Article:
No Damage, No Case or Controversy, No Right to Sue in Federal Court: Assignee has no more Right to Sue than Assignor.

Author:Zalma, Barry
Position:ON MY RADAR

No fault insurance was designed to save insurers and insureds money by removing automobile accident damages from the tort law system. Like all seemingly good ideas the no fault insurance systems, like Florida's PIP system, were victims of the law of unintended consequences. One of those unintended consequences was the proclivity of health care providers to take assignments of the claims of the patients and then litigating to seek benefits plus tort damages. Often they succeeded. In the case that follows they forgot to sue for a case or controversy.

In A&M Gerber Chiropractic LLC, As Assignee Of Conor Carruthers, On Behalf Of Itself And All Others Similarly Situated v. GEICO General Insurance Company, No. 17-15606, United States Court of Appeals for the Eleventh Circuit (April 19, 2019) a chiropractor took an assignment from a patient, Conor Carruthers, who was involved in a car accident after which he sought medical services from A&M Gerber Chiropractic LLC.

At the time, Carruthers was covered under an automobile insurance policy issued by GEICO General Insurance Company. Pursuant to Florida's Motor Vehicle No-Fault Law, the policy provided him with $10,000 in personal injury protection (PIP) benefits. To be entitled to the full $10,000, however, the statute required that Carruthers--like all PIP beneficiaries--be diagnosed by an authorized health care provider with an "emergency medical condition" (EMC); without such a diagnosis, he was limited to $2,500 in benefits.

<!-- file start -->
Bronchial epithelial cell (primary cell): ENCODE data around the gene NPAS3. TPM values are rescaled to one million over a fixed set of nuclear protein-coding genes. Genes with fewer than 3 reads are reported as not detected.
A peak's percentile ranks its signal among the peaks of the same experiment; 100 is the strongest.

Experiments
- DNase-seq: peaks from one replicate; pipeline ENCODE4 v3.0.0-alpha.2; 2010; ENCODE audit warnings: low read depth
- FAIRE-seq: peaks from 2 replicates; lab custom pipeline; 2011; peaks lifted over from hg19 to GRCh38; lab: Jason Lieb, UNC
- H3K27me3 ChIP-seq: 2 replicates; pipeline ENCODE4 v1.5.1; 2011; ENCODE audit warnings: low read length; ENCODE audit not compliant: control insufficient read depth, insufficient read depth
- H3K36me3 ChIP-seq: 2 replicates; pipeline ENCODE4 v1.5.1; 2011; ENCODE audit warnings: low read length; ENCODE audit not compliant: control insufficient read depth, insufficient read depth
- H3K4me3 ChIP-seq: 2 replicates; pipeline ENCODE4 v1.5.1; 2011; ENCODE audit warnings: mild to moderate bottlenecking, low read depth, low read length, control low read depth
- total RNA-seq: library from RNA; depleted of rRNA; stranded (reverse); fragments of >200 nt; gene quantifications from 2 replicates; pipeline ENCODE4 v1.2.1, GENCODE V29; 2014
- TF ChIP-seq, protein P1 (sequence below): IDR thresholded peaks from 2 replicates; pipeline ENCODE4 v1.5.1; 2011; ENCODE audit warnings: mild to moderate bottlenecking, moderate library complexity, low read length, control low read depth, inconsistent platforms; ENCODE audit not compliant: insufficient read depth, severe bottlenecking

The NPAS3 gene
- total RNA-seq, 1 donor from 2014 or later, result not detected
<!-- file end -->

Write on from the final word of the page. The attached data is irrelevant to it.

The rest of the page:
Despite the lack of an EMC finding, GEICO paid Carruthers/Gerber $7,311 in PIP benefits pre-suit, well in excess of the $2,500 cap. Even though Carruthers received almost triple the amount in PIP benefits that he was entitled to, Gerber believed that GEICO had misinterpreted certain language in its automobile policies and that this misinterpretation resulted in GEICO consistently underpaying PIP benefits as a "general business practice."

Carruthers assigned his rights to his treating chiropractic clinic, Gerber, which later filed a declaratory judgment class action suit in Florida state court. The complaint sought certification of a class (with Gerber as the class representative) along with a declaration (a) that GEICO's interpretation of its policy language was wrong, and (b) that the misinterpretation "constitutes a breach of the insurance Policy." Although the complaint sought a declaration that GEICO had breached the policy, the complaint stated that "there is no claim for...

To continue reading